Neural networks need to update their weights with respect to a loss function. Rather than compute these weight updates manually, today we usually use automatic differentiation packages and tools. We call these autodiff systems.

To do their job, autodiff systems construct computational graphs of the function they’re trying to find the gradient of. These computational graphs are key to backpropagation. I won’t go into how these graphs are constructed here.

Nodes make up a computational graph. Here’s an example of a sequence of nodes making up a graph. This might have been constructed by the autodiff system, or maybe the user did it manually.

Here it is in tree form:

An arrow from z to t1 means “z is the parent of t1”. This means t1 will hold a reference to z as its ‘parent’. . Note that it doesn’t mean that z will hold a reference to t1. There’s nothing denoting children in this structure, only parents.

Once the graph is constructed, we backpropagate through it, starting off at the end node (the one for the loss function) and then visiting the other nodes. This is how it works for reverse-mode differentiation.

The order you visit the nodes matters. It turns out that you want to visit nodes in the opposite order that you would topologically sort them. So autodiff systems like to topologically sort computation graphs, then reverse the ordering.

Looking through code for Autodidact, a somewhat simplified code autodiff library, there’s a generator function that yields nodes in a topological order. It looks like this:

```
def toposort(end_node):
child_counts = {}
stack = [end_node]
while stack:
node = stack.pop()
if node in child_counts:
child_counts[node] += 1
else:
child_counts[node] = 1
stack.extend(node.parents)
childless_nodes = [end_node]
while childless_nodes:
node = childless_nodes.pop()
yield node
for parent in node.parents:
if child_counts[parent] == 1:
childless_nodes.append(parent)
else:
child_counts[parent] -= 1
```

It’s a bit complicated, so I’ve rewritten it and added some comments to the code to explain how it works.

```
def get_counts(end_node):
"""
Coming down the tree, from scalar (like a loss function) to inputs. How many times does each node come up?
Useful because when we do our topological sort, we'll want to only return a
node's parent if all its children have already been returned.
Params:
end_node: scalar value/ loss function: the thing at the end of the graph
"""
# How many nodes have that node as a parent
# e.g. node_counts ['a']=2 mean two nodes have 'a' as a parent. Note: won't count nodes that have 'a' as a parent if they have no link to the final scalar outpu
node_counts = defaultdict(lambda: 0 )
stack = [end_node] # list/stack initiated at the end node
while stack: # keep going while there's still stuff in the stack
node = stack.pop() # current node is the one at the back of the stack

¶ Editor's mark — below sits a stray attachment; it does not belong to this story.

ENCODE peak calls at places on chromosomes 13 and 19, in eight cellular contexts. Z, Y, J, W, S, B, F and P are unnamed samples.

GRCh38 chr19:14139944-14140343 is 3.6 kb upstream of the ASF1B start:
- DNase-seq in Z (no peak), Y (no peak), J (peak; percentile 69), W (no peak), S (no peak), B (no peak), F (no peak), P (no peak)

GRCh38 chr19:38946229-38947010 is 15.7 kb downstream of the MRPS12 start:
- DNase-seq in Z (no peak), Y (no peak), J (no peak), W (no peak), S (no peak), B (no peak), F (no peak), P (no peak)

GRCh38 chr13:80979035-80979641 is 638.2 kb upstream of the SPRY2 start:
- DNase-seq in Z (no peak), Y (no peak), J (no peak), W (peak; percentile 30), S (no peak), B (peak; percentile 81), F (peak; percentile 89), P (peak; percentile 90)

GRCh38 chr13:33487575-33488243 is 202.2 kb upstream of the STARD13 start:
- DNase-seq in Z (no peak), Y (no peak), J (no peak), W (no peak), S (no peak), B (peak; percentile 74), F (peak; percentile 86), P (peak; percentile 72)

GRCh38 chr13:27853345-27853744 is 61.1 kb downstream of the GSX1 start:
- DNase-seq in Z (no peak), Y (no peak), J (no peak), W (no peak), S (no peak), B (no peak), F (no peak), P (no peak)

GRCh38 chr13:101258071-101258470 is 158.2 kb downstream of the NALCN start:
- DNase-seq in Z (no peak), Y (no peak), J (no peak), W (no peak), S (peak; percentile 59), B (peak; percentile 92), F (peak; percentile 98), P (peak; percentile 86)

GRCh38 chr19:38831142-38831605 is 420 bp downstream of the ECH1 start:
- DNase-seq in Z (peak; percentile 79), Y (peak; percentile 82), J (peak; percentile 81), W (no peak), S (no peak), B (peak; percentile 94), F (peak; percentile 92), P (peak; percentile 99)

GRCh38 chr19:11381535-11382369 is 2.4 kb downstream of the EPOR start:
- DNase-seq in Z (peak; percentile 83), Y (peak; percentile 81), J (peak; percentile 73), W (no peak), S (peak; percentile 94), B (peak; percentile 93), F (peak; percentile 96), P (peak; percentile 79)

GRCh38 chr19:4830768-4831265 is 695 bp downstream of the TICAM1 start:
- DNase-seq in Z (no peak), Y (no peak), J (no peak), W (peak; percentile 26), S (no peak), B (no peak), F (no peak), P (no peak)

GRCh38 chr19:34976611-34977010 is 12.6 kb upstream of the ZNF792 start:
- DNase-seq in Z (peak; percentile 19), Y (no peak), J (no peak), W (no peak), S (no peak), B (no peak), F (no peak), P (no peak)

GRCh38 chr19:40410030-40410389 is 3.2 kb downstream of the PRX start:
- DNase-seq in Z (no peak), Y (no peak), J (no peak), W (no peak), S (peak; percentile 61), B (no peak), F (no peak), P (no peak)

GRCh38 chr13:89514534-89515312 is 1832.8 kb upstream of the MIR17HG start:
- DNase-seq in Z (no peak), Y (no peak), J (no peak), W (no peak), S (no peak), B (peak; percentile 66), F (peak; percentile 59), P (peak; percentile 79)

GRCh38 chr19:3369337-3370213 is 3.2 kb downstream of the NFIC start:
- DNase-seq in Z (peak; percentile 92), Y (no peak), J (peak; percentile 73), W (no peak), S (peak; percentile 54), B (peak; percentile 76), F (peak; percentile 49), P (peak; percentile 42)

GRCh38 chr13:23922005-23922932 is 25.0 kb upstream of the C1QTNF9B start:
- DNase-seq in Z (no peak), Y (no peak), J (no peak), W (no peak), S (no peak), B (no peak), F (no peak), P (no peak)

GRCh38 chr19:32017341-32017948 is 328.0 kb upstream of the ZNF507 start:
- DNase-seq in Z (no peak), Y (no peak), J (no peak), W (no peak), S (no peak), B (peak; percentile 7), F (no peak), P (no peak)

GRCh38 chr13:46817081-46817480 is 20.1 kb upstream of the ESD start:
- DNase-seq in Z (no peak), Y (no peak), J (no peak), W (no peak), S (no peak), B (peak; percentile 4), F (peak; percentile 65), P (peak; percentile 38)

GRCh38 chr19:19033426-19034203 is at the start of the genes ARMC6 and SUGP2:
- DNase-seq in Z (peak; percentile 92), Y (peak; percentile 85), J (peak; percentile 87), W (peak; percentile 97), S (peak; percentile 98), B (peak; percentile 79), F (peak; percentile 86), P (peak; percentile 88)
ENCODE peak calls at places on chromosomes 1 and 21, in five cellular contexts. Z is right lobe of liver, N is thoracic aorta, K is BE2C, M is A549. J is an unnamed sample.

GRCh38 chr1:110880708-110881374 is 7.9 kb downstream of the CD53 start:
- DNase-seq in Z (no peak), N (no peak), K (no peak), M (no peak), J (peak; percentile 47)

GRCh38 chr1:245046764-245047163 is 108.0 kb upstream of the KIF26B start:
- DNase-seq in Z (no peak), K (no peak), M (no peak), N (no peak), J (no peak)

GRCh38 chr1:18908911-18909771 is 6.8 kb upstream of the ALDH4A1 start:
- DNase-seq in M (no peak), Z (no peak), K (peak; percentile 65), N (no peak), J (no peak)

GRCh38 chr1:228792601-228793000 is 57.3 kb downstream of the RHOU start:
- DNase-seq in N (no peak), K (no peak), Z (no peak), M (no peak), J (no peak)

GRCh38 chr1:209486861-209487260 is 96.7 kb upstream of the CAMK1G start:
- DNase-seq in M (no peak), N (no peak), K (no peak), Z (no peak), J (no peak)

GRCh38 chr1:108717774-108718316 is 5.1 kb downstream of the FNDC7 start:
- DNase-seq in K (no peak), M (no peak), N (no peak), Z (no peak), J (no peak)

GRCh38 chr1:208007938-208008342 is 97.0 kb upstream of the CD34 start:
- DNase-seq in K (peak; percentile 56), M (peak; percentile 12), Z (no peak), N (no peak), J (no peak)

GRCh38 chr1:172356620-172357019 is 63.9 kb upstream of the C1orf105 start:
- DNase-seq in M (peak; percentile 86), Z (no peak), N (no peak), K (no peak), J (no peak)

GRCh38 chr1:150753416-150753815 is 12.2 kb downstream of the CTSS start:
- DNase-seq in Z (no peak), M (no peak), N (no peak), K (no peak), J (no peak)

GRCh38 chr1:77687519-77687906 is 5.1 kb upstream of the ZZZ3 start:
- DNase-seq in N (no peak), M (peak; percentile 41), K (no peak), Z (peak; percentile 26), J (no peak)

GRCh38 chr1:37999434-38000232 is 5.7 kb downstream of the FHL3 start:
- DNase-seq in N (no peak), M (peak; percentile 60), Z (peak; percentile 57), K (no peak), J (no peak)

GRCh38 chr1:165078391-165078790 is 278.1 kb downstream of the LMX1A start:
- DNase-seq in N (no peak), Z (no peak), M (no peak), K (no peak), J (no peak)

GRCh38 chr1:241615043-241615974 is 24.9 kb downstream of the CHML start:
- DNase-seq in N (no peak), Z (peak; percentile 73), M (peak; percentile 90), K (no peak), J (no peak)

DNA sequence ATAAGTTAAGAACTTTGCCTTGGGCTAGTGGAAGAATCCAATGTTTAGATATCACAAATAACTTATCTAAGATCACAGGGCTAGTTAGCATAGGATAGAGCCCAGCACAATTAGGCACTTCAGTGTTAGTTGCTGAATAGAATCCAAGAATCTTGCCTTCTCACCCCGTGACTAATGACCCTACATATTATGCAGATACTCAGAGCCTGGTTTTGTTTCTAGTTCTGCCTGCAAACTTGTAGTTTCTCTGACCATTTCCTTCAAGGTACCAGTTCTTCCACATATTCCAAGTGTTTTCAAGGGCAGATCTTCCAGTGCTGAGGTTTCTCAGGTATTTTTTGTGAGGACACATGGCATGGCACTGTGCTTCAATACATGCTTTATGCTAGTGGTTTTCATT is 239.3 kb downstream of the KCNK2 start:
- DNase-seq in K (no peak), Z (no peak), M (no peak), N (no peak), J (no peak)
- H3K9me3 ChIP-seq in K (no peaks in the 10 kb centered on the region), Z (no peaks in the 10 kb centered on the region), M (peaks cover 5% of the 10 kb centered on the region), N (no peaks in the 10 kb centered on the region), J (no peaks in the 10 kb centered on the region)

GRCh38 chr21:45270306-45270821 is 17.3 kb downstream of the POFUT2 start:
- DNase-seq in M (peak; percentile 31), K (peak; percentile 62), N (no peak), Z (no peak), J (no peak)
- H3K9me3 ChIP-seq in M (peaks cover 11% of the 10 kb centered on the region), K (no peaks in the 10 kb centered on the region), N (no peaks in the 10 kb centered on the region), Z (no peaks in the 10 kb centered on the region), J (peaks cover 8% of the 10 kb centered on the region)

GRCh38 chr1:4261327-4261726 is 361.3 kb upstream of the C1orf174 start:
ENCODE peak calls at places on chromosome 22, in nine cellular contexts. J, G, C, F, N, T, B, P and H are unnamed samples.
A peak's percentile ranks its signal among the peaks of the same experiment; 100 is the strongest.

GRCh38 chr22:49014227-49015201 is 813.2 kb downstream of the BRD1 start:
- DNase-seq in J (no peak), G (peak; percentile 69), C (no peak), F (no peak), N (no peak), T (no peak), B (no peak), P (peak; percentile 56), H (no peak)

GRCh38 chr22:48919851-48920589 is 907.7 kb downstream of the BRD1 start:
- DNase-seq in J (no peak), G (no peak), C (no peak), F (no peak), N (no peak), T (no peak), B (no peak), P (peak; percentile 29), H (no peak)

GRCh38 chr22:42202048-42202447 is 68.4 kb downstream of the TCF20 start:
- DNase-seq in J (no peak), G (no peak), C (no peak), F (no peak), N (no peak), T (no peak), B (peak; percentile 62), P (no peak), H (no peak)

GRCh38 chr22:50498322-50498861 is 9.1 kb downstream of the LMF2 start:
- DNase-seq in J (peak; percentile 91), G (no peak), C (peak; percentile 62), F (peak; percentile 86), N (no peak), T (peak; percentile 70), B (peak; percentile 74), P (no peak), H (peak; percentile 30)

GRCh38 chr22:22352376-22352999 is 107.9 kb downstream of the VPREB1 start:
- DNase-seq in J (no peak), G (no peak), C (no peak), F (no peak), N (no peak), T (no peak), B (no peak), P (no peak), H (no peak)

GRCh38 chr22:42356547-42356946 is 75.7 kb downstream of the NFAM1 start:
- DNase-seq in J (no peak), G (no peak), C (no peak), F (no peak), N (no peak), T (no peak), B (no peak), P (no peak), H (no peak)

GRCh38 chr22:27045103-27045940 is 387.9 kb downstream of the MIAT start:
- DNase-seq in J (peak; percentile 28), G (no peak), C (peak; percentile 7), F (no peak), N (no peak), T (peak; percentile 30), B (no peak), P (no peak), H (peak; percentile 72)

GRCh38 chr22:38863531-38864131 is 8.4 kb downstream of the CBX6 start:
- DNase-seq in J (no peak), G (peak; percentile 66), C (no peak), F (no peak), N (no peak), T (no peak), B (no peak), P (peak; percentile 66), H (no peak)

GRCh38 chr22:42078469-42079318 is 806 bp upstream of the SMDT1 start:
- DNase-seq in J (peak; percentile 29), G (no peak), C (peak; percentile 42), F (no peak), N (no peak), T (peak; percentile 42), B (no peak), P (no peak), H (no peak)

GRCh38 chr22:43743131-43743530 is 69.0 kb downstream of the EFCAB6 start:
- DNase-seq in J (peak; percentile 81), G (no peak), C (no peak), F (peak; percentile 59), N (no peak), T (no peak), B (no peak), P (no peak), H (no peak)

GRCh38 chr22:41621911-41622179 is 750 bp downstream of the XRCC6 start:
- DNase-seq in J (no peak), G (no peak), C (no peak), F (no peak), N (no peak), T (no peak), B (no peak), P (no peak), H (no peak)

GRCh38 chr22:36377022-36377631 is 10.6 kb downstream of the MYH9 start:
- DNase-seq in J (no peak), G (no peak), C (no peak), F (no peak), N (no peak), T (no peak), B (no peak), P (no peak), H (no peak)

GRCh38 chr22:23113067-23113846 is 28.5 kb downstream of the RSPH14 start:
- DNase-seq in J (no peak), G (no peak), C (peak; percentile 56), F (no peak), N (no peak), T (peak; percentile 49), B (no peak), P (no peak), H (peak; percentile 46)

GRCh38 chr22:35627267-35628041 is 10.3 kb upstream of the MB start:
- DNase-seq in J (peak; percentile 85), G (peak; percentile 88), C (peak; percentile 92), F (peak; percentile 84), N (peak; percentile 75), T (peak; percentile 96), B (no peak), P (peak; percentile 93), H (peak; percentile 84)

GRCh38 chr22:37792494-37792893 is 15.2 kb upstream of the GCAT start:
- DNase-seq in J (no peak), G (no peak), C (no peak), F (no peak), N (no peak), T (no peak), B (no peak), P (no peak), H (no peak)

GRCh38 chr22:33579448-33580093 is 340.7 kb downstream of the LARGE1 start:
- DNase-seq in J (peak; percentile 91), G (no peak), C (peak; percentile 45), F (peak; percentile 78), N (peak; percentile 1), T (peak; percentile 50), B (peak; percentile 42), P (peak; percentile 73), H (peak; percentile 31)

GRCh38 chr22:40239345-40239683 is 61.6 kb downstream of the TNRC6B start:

stack.extend(node.parents) # add its parents to the stack
node_counts[node.name] += 1 # add the count - number of times it has come up
return node_counts
def toposort(end_node):
"""Yield nodes in topological order.
See https://www.youtube.com/watch?v=eL-KzMXSXXI for tutorial on what this order is.
"""
counts = get_counts(end_node) # see above
stack = [end_node] # tracks where we are up to in the tree
while stack: # keep going while there's stuff here
node = stack.pop() # take from back of list
yield node # print here to inspect the node
# iterate through parents of node, ensure we only return node once
for parent in node.parents:
p = parent.name
# we can only return a node's parent after all its children have been returned.
# otherwise sort is out of order, or if a node is parent to more than one
# node it'll be returned more than once (which is bad)
if counts[p] == 1: stack.append(parent)
else: counts[p] -= 1
```

How can we use this code? Let’s define a class called Node that we can do this topological sort on.

```
class Node:
def __init__(self, name, parents):
self.name = name
x = [parents] if type(parents) == Node else parents # gotta put Nodes in lists
self.parents = x
def __str__(self): # for printing
if self.parents is None:
n = "None"
elif len(self.parents)==1:
n = self.parents[0].name
else:
n = ', '.join([o.name for o in self.parents])
return "name: "+ self.name + " parents: "+ n
def __len__(self): # for use in printing
return 1
```

Now we can create this computational graph ourselves using Node objects.

```
z = Node('z', [])
t1 = Node('t1', z)
t2 = Node('t2', t1)
one = Node('1', [])
t3 = Node('t3', [one, t2])
y = Node('y', t3)
```

Then if we run `toposort(y)`

, it’ll return the nodes in reverse topological order, which is what we want. We can test it ourselves quickly by changing the `yield`

to a `print`

inside the function. We get

```
toposort(y)
# y
# t3
# t2
# t1
# z
# 1
```

This was a pretty simple example. But it’ll work as long as the graph remains a DAG: i.e. it doesn’t have any loops in it.